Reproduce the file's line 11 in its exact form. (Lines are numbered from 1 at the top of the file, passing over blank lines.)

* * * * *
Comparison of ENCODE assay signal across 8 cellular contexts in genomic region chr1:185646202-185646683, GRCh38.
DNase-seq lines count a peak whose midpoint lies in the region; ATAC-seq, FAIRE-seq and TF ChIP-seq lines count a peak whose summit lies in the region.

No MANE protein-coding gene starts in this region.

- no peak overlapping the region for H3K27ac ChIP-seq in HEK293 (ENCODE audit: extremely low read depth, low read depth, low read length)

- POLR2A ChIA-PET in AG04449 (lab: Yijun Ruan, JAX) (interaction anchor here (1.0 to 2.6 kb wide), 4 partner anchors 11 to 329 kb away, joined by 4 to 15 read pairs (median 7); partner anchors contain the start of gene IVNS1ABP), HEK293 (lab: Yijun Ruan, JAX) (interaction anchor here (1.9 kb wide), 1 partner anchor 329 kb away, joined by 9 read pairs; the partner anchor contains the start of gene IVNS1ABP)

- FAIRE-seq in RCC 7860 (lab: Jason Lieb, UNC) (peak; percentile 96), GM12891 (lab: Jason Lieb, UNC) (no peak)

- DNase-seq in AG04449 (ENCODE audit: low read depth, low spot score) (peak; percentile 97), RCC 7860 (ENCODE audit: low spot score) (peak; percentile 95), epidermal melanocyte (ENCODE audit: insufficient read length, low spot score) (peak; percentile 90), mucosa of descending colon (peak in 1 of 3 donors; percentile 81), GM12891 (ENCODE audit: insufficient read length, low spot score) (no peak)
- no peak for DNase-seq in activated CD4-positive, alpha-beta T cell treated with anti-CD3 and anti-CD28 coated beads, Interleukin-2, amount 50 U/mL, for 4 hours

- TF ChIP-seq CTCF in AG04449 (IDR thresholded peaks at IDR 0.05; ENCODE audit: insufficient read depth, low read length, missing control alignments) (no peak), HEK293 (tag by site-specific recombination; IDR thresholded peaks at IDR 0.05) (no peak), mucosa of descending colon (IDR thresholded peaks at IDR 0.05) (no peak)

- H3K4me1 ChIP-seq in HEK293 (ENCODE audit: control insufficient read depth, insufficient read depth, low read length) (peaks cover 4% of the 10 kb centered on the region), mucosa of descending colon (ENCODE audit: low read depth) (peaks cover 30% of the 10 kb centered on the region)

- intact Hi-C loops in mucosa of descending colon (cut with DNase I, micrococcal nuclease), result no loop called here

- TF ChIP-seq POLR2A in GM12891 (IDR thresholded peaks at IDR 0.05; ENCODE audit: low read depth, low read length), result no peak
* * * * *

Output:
- intact Hi-C loops in mucosa of descending colon (cut with DNase I, micrococcal nuclease), result no loop called here